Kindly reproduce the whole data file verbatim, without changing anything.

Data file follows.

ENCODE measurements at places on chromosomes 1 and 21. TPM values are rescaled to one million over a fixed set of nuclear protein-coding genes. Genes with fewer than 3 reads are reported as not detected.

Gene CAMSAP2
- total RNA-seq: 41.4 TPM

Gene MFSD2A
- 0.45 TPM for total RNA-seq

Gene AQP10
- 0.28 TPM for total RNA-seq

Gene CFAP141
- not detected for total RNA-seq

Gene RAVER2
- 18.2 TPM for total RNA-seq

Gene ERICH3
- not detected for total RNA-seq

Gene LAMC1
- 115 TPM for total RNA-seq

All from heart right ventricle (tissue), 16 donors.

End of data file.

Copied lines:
ENCODE measurements at places on chromosomes 1 and 21. TPM values are rescaled to one million over a fixed set of nuclear protein-coding genes. Genes with fewer than 3 reads are reported as not detected.

Gene CAMSAP2
- total RNA-seq: 41.4 TPM

Gene MFSD2A
- 0.45 TPM for total RNA-seq

Gene AQP10
- 0.28 TPM for total RNA-seq

Gene CFAP141
- not detected for total RNA-seq

Gene RAVER2
- 18.2 TPM for total RNA-seq

Gene ERICH3
- not detected for total RNA-seq

Gene LAMC1
- 115 TPM for total RNA-seq

All from heart right ventricle (tissue), 16 donors.